Tuesday was a good day for the Mets. First and foremost, they swept a road doubleheader from the division-leading Braves, and a strong second on the list of good things is Zack Wheeler's major-league debut.
Wheeler, the hyped 23-year-old right-hander whom the Mets acquired from the Giants as part of the Carlos Beltran trade in 2011, entered the season as a consensus top-10 prospect. Needless to say, expectations were high heading into Tuesday night in Atlanta. By and large, Wheeler delivered.
Across six scoreless innings, Wheeler struck out seven, walked five -- all unintentional -- and gave up four hits. Of his 102 pitches, 55 went for strikes. At the outset, Wheeler is to be praised for blanking an offense that ranks third in the NL this season in OPS against right-handed pitchers. With that said, Wheeler's command was a bit spotty, as made clear by his strike percentage of 53.9.
Courtesy of the indispensible BrooksBaseball.net, here's how Wheeler's pitch selection breaks down ...
Briefly, "SNIPs" stands for "strikes not in play," and "Linear Weights" is an estimated value of each type of pitch for the game in question (for those interested, there's a more thorough explanation of pitch linear weights over at FanGraphs).
As you can see, Wheeler, in keeping with the scouting reports, showed excellent velocity and leaned heavily on his four-seamer. That four-seamer, in addition to touching the high 90s, also showed some good arm-side run, which is likely one reason that Wheeler threw that pitch more than 70 percent of the time on Tuesday night.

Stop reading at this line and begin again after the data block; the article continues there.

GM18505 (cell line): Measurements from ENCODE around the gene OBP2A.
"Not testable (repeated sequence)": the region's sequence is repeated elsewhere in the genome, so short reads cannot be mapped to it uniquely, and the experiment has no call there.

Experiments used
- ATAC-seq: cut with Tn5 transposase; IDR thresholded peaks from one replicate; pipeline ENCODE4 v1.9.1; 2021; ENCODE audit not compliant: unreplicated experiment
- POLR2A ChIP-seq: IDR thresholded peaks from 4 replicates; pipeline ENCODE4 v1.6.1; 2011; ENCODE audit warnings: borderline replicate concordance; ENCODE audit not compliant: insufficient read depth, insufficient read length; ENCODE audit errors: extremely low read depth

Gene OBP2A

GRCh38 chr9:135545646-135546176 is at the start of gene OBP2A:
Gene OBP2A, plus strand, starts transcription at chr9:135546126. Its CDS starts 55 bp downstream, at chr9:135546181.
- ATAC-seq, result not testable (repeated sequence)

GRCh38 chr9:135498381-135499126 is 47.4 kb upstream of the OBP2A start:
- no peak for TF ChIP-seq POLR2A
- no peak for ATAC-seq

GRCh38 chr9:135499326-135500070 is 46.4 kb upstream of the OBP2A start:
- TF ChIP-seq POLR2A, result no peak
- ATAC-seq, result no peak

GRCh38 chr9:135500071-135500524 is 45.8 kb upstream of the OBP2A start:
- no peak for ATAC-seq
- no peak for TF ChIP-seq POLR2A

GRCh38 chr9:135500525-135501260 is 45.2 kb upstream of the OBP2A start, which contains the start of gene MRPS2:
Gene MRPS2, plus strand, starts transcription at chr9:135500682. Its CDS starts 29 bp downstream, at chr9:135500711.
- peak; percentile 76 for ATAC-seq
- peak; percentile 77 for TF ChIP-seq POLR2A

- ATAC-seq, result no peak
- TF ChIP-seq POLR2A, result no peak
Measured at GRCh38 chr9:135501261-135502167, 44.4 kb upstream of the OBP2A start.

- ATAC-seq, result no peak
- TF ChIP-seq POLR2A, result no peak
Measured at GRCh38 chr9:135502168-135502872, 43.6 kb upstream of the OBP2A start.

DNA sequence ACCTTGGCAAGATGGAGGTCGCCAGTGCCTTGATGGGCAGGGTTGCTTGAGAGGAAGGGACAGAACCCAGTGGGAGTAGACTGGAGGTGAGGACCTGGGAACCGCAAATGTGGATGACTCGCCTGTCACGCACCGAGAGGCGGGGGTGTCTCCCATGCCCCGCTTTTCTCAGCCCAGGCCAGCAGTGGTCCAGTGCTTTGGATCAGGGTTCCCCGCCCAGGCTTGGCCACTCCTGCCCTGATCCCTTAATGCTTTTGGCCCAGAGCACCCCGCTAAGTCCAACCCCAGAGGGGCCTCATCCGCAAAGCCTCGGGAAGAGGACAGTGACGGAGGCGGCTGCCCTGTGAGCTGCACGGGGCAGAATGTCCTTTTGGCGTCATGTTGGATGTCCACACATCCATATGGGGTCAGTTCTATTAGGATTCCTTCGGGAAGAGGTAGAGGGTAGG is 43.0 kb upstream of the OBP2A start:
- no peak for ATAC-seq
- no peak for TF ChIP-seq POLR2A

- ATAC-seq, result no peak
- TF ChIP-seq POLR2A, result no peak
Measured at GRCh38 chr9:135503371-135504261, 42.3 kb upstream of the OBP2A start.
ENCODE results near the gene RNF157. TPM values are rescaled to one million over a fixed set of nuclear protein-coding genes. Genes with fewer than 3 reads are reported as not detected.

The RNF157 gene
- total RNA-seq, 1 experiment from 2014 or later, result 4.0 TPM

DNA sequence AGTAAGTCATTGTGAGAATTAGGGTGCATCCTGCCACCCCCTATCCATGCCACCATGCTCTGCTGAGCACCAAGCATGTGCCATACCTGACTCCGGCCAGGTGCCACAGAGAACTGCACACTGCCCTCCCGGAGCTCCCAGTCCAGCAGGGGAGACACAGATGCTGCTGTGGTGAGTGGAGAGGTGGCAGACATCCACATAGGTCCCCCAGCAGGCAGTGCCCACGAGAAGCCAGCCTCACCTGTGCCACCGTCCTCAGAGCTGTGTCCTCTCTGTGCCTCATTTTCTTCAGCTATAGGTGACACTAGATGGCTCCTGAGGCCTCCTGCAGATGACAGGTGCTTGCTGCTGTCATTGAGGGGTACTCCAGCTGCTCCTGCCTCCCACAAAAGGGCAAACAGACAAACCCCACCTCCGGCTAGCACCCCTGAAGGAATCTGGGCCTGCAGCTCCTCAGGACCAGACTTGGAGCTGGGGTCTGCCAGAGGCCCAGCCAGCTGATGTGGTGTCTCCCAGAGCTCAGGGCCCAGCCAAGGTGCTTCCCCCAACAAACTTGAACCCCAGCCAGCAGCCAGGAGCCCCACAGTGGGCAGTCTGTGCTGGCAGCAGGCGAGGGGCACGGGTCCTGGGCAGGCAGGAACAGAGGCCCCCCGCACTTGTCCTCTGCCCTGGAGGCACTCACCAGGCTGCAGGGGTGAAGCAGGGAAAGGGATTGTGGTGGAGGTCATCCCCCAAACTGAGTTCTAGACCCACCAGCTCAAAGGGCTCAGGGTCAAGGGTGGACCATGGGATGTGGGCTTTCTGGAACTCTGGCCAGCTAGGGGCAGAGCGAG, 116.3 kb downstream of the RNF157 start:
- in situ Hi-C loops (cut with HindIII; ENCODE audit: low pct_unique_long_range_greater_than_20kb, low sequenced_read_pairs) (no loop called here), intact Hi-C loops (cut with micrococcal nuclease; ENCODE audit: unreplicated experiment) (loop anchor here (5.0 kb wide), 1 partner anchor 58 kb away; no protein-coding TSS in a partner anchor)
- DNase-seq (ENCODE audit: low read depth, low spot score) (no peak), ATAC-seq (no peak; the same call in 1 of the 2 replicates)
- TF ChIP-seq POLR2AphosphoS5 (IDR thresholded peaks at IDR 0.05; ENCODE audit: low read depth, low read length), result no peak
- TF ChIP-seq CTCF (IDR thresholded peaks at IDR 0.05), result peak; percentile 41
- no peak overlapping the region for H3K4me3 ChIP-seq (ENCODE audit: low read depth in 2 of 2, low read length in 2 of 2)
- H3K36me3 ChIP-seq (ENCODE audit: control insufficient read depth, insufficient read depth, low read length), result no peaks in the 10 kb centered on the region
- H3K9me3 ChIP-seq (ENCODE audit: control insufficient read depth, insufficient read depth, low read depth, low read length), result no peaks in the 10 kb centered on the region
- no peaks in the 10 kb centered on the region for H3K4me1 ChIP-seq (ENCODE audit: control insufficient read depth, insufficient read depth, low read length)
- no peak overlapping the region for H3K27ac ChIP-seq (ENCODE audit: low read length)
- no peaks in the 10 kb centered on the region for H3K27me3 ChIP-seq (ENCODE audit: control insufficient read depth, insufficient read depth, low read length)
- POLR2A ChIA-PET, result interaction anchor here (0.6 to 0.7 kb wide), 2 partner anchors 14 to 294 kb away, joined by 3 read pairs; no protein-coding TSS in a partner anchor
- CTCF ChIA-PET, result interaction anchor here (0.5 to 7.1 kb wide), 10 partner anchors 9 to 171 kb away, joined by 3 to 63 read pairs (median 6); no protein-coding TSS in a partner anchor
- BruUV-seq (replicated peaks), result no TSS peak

On the other hand, Wheeler didn't show a great deal of movement on his slider and also had trouble throwing his breaking stuff for strikes. You can't draw many conclusions from one start, but if Wheeler is indeed going to throw his fastball more than 70 percent of the time (Shelby Miller and Juan Nicasio are the only two qualifiers to do this in 2013), then you'll need more command of your secondary stuff for those occasions when you do call upon it. Again, though, we're talking one start.
We're also talking about one start against a Braves offense that ranks second in the NL in walks as a percentage of plate appearances and fifth in lowest percentage of swings at pitches outside the strike zone. That's to say, Atlanta hitters generally lay off stuff that isn't over the plate, as Wheeler learned. He may find that other lineups are more easily tempted.
All things considered -- the moment, the quality opponent, the fact that Wheeler was pitching about 35 miles from where he went to high school -- his night was an obvious success. Especially impressive was how Wheeler was able to miss bats and induce weak contact with runners on base. There's nothing to suggest that "bearing down" with runners on is any kind of repeatable skill for a pitcher, but in the heat of the inning it's impressive to see, particularly from a 23-year-old pitching at the highest level for the first time.
By way of example, here's how Wheeler rescued himself in his final inning of work ...
Nicely done, Mr. Wheeler.
While the Mets will surely want to see better control from him going forward, Wheeler on Tuesday missed some bats, pitched to the situation and kept runs off the board. Rarely do major-league debuts go better than that.